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Inside, the floorboards were replaced and the dash was molded in. A custom center console sits between ’65 T-Bird seats upholstered in tan leather by Jose Rodriguez and sit on Mercedes tan carpet. Summit digital gauges sit in the center above an ididit column, and a Vintage Air A/C unit. A Pioneer head unit with Phoenix Gold amps, and Rockford Fosgate speakers make it sound as good as it looks.

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Gene considers it a finished build, but knows it wouldn’t have been possible without the help of his family. We love seeing radical departures from the norm like this and hope it won’t be the last pie-in-the-sky car where someone wonders what a particular model would look like in a year it was never actually made.

1958 Chevy Nomad

Vehicle Nickname
Split Personality

Owner
Gene Bare

City/State
Cashion, AZ

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Club
Rollerz Only

Engine
Chevy LS1 has been bored .30 over, HyperTech pistons, Comp Cams camshaft, electric fans, aluminum Griffin radiator, Edelbrock intake, supercharger, Edelbrock headers, Flowmaster exhaust and yellow top Optima batteries

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Interior
Single piece dash that connects to the center console with Vintage Air and Summit digital gauges. The 1965 Thunderbird seats were stitched with tan leather by Jose Rodriguez.

Suspension
Airbags with two compressors, a 20-gallon air tank and 0.5-inch air valves. Molded A-arms, rearend shortened by 2 inches on each side, CPP disc brakes and ididit steering column

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Body/Paint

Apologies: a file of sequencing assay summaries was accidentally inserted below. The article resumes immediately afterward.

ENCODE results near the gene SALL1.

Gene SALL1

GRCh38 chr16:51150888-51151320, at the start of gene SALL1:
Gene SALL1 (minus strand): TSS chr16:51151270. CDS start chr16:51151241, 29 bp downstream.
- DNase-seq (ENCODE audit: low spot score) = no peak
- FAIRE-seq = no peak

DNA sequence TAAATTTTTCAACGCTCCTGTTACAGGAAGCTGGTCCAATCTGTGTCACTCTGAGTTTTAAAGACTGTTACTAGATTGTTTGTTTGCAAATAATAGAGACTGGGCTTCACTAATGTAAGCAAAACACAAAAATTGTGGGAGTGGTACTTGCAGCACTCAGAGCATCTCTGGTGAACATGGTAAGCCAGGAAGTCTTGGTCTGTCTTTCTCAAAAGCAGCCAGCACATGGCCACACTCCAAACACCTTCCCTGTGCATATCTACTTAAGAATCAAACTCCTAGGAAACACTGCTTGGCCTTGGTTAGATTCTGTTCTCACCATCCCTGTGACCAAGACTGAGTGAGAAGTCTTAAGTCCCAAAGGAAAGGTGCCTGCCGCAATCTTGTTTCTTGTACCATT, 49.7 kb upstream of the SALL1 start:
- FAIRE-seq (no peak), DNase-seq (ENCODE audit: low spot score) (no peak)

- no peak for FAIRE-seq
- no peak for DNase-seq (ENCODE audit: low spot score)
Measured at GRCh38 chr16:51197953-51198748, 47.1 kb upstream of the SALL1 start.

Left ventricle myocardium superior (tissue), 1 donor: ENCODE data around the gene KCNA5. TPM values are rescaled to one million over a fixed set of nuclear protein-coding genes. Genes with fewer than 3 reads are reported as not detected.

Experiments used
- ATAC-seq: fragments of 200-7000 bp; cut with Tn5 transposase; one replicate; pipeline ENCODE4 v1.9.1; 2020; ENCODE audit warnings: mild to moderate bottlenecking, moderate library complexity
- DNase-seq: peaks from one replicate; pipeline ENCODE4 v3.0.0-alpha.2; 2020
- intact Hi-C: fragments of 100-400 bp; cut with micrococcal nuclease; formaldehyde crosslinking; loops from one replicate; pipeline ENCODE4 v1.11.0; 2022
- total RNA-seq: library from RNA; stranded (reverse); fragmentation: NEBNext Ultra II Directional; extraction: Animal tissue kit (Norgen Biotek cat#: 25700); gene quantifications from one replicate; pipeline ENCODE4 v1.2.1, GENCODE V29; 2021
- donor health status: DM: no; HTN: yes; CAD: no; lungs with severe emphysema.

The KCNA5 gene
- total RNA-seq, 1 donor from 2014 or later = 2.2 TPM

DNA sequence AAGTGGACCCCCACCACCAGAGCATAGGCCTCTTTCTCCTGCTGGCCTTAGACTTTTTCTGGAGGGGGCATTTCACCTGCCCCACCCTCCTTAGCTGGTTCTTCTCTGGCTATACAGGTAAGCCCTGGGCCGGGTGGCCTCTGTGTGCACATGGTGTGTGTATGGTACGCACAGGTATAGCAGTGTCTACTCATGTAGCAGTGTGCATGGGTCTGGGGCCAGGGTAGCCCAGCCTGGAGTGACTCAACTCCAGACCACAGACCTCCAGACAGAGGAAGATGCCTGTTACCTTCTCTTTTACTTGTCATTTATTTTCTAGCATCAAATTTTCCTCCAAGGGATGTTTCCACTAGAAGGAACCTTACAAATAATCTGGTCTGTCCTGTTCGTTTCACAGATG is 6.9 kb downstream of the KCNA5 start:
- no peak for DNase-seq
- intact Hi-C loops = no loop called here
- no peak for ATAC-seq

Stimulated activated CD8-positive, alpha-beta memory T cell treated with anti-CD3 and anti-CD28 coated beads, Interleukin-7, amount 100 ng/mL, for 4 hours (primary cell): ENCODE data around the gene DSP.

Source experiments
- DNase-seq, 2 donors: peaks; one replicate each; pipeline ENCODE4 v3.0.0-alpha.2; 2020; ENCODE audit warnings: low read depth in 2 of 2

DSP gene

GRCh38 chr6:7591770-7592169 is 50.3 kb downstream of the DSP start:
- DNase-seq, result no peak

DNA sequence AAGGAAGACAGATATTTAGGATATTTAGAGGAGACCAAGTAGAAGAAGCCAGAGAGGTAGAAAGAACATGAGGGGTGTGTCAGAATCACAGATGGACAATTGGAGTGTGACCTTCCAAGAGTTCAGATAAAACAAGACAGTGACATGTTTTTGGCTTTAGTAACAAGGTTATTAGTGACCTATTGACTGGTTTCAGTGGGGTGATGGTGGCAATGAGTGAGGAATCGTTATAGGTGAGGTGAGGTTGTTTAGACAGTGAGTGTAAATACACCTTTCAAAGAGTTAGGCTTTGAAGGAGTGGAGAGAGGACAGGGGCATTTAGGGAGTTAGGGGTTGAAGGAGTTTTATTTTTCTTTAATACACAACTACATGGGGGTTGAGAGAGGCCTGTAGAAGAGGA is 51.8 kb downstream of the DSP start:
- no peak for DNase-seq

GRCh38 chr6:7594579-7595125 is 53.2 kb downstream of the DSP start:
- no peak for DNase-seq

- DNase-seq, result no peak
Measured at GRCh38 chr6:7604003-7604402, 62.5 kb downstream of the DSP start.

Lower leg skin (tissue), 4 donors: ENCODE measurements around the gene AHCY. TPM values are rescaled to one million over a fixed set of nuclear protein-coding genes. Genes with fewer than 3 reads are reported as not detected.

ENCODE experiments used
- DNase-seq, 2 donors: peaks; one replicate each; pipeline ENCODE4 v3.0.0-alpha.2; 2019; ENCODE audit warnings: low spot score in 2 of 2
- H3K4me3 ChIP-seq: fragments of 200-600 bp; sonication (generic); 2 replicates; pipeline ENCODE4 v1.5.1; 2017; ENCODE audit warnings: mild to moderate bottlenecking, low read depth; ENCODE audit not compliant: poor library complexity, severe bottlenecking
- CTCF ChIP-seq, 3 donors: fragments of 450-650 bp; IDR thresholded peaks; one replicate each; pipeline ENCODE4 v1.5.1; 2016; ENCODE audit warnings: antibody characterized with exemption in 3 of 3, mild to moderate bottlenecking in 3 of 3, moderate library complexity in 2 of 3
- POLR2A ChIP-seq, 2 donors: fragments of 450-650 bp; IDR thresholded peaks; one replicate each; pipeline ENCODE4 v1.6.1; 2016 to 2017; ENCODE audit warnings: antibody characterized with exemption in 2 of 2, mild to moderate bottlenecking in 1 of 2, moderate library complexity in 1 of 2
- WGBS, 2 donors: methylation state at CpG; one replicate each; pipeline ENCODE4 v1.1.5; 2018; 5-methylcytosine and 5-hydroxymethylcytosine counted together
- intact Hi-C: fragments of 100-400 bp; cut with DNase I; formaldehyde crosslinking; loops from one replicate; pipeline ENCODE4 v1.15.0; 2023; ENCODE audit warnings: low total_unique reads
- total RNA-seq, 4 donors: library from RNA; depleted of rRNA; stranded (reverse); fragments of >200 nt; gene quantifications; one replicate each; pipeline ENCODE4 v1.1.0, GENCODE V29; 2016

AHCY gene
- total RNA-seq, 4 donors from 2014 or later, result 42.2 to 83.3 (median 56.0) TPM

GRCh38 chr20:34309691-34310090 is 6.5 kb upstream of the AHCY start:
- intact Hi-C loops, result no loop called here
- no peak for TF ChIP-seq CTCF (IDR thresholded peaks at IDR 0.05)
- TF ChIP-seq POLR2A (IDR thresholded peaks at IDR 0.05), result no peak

This 1958 Chevrolet Nomad four-door wagon was cut and made into an El Camino by Gene Bare. House of Kolor tangelo PBC32 paint. Cadillac Jay added engraving.

Sound System
Pioneer V2 head unit, Phoenix Gold six-channel amp, 6-inch Rockford Fosgate mids and 12-inch Pioneer subwoofers

Wheels/Tires
72-spoke cross-laced Chinas / 275/70/R14 radials

Truck or Car?

Since it’s classified in North America as a truck and has a bed, some would say it’s a truck. Others would disagree because it’s on a passenger car chassis. However you prefer to classify it, the El Camino was introduced in 1959 as Chevy’s answer to Ford’s Ranchero, which was released two years earlier. Although initial sales were promising, the El Camino was discontinued after the 1960 model was produced because orders were dismally low. It was reintroduced again in 1964 on the A-body platform, same as the Chevelle, and even plateaued with the same 454 powerplant until the muscle car era began to die off and smaller, more efficient engines were the new focus. In 1978 it was changed to the G-body platform until it was discontinued in 1987, eight years after the last Ranchero was produced. GMC offered their version, first known as the Sprint in 1971 and the name changed in 1978 to the Caballero. It lasted until the El Camino also ceased production. Concept cars have been created in the ensuing years in an attempt to revitalize interest in the El Camino, but so far nothing has ever been put into production.